For anyone paying attention to the news these days, it is clear that Emergency Medical Technicians play critical roles in a functioning society. Their swiftness and efficiency is key to saving countless lives on a daily basis. We see now, during this global pandemic, that EMTs have become even more critical, as they are allowing primary medical professionals to tend to those who need the most care. While many view EMTs as first-responders to emergencies, this is just one example of the many roles they play in the medical industry. While there are too many people now being taken for complications due to COVID-19, EMTs have routinely been assisting patients headed to out-patient clinics for dialysis, chemotherapy, and a variety of other treatments. They bring a sense of relief, helping to ease the anxieties of patients and their families. So, why is it that the United States is experiencing a massive shortage of these vital first responders, and what is being done to combat this shortage?
According to Kelly Adair, vice president of operations at Ambulnz, a private ambulatory service, the problem is multi-faceted. “There are several factors contributing to this issue. First, changes in healthcare systems and an aging Boomer population are driving increased demand for medical transportation. There are approximately 250 thousand EMTs and Paramedics currently working in the US, and studies are projecting demand to increase to over 300 thousand by the year 2024,” Adair said. This means that in order to meet demands, the EMT workforce will have to grow by 20% in the next four years. Adair continued, “EMT jobs are often viewed as a stepping stone to go work for the fire department, or to get experience before pursuing a career in medicine.” The transitory nature of the workforce means that while many join each year, many also leave. “Third, there’s a general issue of job satisfaction – some people have a negative experience working as an EMT, and move on to work in an entirely different field,” he added.
An increase in demand and a decrease in job desirability indicates a situation that will only grow worse. Add the fact that many of the current EMTs that we do have plan on parlaying their work into new jobs in medicine, and this could signal an even further decrease in available staff.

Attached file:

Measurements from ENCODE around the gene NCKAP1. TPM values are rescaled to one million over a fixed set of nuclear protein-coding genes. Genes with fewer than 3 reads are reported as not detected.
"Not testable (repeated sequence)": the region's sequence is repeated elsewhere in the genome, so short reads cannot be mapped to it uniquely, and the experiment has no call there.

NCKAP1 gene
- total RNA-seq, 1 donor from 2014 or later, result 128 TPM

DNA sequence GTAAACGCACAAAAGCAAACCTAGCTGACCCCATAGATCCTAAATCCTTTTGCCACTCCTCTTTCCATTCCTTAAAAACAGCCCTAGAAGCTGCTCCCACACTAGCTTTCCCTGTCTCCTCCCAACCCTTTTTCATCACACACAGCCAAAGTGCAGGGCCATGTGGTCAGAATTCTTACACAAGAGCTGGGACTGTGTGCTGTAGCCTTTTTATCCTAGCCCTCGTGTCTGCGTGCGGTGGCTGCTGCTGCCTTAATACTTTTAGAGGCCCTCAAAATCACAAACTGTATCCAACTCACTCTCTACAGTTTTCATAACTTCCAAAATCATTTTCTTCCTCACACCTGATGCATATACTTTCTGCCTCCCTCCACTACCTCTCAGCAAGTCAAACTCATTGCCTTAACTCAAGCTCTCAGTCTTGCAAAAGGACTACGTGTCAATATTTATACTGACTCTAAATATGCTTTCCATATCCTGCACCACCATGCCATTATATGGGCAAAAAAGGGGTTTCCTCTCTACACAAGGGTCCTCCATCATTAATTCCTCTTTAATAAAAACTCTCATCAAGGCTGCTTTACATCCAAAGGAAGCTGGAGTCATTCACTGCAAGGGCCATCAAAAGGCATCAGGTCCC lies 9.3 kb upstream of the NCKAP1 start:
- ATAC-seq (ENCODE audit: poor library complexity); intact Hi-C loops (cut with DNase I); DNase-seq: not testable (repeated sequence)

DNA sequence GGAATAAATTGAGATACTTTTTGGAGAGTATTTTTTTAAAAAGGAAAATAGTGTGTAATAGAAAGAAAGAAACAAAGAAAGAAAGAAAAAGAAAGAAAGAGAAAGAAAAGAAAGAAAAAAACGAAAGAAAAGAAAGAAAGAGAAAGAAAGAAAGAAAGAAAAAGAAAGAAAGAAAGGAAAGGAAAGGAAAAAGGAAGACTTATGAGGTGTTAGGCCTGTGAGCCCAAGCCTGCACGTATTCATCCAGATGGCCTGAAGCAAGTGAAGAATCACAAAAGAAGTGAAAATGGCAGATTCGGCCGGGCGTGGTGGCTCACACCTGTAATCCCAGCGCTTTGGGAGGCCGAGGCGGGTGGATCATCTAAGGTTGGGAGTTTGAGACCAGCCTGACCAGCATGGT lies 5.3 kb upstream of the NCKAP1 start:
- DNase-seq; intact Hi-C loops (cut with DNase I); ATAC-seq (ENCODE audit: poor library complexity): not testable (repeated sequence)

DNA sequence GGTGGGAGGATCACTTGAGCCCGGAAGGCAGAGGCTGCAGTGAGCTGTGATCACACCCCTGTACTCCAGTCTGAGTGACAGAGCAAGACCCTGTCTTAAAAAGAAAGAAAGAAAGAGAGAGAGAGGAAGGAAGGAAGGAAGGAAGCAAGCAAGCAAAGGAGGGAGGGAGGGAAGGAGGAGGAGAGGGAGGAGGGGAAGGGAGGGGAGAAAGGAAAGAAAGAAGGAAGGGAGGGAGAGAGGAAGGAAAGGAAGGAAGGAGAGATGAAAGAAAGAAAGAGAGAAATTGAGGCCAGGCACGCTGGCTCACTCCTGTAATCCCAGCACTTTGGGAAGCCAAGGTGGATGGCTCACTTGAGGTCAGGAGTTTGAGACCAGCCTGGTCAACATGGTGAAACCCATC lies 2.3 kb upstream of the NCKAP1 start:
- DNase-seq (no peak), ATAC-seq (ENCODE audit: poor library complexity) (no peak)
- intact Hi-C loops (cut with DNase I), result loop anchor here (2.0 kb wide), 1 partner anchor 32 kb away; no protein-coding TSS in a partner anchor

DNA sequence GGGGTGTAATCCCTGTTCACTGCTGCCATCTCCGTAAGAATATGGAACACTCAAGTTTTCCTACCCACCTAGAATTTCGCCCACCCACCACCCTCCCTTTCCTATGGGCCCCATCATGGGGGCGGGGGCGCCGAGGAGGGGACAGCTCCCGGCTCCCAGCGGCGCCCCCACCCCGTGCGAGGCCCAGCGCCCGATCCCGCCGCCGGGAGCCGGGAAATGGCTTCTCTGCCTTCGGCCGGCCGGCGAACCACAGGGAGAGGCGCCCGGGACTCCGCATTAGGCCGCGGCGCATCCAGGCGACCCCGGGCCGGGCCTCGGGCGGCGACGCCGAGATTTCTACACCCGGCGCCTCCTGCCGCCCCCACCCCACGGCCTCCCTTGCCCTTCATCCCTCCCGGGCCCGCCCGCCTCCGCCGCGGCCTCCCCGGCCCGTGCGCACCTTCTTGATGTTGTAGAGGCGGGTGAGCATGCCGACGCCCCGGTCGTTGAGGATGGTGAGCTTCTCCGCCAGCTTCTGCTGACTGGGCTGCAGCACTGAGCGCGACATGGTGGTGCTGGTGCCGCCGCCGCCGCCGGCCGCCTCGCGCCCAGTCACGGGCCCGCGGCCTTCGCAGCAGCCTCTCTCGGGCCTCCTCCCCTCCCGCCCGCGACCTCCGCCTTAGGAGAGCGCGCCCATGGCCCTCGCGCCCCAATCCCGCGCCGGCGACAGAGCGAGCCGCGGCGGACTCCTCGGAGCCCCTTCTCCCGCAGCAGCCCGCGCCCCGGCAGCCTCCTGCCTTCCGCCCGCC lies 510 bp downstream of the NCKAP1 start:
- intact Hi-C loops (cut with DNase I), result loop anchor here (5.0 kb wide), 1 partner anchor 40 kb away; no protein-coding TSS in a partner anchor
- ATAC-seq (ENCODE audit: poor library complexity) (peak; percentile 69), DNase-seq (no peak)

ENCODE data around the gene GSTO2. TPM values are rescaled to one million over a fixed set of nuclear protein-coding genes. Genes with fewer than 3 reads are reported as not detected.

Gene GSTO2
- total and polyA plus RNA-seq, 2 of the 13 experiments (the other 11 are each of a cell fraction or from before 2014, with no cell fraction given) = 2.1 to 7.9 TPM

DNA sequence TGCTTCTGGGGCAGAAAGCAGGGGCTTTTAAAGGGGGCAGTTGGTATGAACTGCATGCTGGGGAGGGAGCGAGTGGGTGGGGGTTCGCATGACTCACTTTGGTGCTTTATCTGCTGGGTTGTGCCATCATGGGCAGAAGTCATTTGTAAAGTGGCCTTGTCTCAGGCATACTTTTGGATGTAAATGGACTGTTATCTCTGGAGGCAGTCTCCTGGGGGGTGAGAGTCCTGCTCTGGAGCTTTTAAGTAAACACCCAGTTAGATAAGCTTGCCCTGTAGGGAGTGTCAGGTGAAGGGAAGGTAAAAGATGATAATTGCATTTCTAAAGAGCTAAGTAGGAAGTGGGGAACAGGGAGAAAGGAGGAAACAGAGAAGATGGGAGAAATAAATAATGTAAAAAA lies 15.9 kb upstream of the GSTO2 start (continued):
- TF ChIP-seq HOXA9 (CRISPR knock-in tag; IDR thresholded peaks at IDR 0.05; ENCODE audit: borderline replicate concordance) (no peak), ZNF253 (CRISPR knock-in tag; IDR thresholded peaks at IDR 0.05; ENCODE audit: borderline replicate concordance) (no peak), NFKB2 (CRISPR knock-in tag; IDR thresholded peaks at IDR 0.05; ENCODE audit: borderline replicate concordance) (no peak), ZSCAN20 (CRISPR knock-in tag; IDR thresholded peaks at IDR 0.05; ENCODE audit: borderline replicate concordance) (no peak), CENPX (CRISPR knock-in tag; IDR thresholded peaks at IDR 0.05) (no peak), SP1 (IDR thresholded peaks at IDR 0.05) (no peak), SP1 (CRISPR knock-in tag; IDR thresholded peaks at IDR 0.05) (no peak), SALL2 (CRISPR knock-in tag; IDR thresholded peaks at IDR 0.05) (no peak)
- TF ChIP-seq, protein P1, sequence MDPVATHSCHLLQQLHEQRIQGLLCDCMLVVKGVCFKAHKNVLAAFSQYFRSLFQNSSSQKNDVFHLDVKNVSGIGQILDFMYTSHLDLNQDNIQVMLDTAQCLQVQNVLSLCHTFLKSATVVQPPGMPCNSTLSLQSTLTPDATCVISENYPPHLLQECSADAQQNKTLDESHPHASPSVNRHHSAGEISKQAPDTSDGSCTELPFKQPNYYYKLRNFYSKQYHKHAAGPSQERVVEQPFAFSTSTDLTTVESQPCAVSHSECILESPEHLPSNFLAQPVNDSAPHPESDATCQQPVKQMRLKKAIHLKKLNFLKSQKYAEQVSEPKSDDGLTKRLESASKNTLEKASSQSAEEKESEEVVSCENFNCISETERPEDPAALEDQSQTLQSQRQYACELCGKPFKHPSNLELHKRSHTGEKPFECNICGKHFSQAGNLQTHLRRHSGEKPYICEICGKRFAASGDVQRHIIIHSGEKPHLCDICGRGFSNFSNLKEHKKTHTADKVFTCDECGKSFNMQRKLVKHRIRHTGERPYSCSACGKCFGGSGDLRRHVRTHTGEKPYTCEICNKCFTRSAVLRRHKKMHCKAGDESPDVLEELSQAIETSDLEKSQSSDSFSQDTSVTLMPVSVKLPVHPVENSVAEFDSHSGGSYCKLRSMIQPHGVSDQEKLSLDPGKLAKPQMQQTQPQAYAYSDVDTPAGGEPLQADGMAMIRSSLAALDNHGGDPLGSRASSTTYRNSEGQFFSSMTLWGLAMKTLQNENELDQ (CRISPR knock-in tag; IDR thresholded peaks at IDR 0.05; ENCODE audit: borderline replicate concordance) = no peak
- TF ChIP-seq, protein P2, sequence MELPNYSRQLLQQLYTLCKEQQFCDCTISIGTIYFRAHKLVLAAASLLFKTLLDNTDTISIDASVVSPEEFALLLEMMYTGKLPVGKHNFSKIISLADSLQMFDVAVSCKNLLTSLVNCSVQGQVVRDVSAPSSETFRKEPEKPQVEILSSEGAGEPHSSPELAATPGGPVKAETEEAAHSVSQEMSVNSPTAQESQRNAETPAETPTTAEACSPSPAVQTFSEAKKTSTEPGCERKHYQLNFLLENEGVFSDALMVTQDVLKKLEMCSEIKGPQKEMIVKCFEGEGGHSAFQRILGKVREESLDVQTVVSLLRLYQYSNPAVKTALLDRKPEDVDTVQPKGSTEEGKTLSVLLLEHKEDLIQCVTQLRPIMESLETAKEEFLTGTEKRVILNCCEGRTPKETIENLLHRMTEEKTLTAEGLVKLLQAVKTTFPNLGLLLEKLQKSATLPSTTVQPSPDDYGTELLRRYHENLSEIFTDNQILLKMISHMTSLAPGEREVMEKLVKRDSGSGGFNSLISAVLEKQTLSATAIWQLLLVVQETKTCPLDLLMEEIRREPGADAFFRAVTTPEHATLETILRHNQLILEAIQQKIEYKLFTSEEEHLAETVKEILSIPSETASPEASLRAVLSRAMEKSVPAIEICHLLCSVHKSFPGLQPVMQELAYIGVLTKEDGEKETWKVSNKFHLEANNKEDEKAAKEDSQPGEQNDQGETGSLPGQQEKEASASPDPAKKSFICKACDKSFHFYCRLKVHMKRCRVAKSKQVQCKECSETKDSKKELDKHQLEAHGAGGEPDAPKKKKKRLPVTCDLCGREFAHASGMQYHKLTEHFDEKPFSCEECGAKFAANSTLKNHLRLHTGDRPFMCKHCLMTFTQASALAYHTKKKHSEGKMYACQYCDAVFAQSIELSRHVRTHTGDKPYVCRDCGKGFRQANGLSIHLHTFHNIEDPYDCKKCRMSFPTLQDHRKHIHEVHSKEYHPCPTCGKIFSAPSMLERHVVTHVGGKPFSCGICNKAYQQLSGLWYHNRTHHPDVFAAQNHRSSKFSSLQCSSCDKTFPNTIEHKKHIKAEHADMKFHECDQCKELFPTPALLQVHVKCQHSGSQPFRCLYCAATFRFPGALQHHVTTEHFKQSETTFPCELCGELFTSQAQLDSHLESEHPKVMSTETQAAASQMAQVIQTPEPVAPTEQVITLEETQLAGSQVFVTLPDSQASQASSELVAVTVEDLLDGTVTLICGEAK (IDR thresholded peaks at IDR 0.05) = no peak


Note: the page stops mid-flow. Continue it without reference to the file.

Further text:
The issue of EMT shortage, historically attributed to rural regions, is now affecting major urban cities as well. The New York Daily News recently put out a report highlighting the stark difference between EMT pay and other first responders in New York City adding:
“Yet while EMT and paramedic base pay after five years is $50,604 and $65,226, respectively, firefighter equivalent base pay is $85,292. While firefighters have unlimited sick pay, paramedics and EMTs have just 12 days of paid sick leave annually, despite constant physical contact with sick patients they treat and transport.
The disparity means the city struggles to attract and retain enough paramedics and EMTs to meet growing needs.”
But some ambulance providers, including Ambulnz, are taking measures to combat this dangerous trend.
“One of the key industry issues is a gap in EMT compensation. As we know from the front lines today. EMTs are at the core of medical attention, and are the lowest-paid individuals in the continuum of care – often only being paid minimum wage without any benefits. Ambulnz set out to change that, with an innovative compensation model that provides EMTs with the opportunity to make significantly more than the national average,” Adair said.
“We achieved this by offering a combination of base pay, benefits, per trip bonuses, and an industry-first equity incentive plan that provides our hard-working EMTs with the ability to acquire an ownership stake in Ambulnz and participate in our company’s upside growth. Many EMTs need to work a second job just to make ends meet – we’re creating a path for EMTs to earn a living wage and achieve a measure of financial independence. Having EMTs with us for the long-term is proof that our approach is working,” he added.
It’s not just about ensuring that there are staff EMTs available to care for patients, but making sure that they are happy, confident and efficient when lives are on the line.
“Retaining staff has a host of benefits. It creates strong teams, builds institutional knowledge, ensures consistent delivery of our services, helps create a dynamic company culture and affords our more senior, seasoned staff the opportunity to mentor entry-level employees,” added Adair.
“Employees who find satisfaction in their jobs and see how their efforts directly impact their compensation are motivated to run more trips and provide their patients with a better level of care.”
It’s an issue that the entire industry must face. It starts with the individual companies, but a fully-staffed and efficient national EMT fleet will only come when the job is universally treated with the respect and compensation it deserves.
In a plea to the industry, Adair concluded: “Go beyond the status quo. Recognize the value that EMTs and Paramedics bring to the business, and put programs in place that demonstrate that appreciation. Offer competitive compensation packages that align incentives with performance. Maintain an open dialogue with employees – solicit their input, listen to their feedback, and seek to implement changes that will help them optimize their service delivery, improve their quality of work, and their quality of life.”